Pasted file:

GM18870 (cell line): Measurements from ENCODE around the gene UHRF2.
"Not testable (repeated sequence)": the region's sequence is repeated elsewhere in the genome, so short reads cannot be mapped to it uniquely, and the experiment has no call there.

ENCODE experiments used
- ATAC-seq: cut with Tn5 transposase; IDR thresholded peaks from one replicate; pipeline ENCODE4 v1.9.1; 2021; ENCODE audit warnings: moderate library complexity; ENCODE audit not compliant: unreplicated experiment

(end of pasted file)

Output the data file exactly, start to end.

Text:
GM18870 (cell line): Measurements from ENCODE around the gene UHRF2.
"Not testable (repeated sequence)": the region's sequence is repeated elsewhere in the genome, so short reads cannot be mapped to it uniquely, and the experiment has no call there.

ENCODE experiments used
- ATAC-seq: cut with Tn5 transposase; IDR thresholded peaks from one replicate; pipeline ENCODE4 v1.9.1; 2021; ENCODE audit warnings: moderate library complexity; ENCODE audit not compliant: unreplicated experiment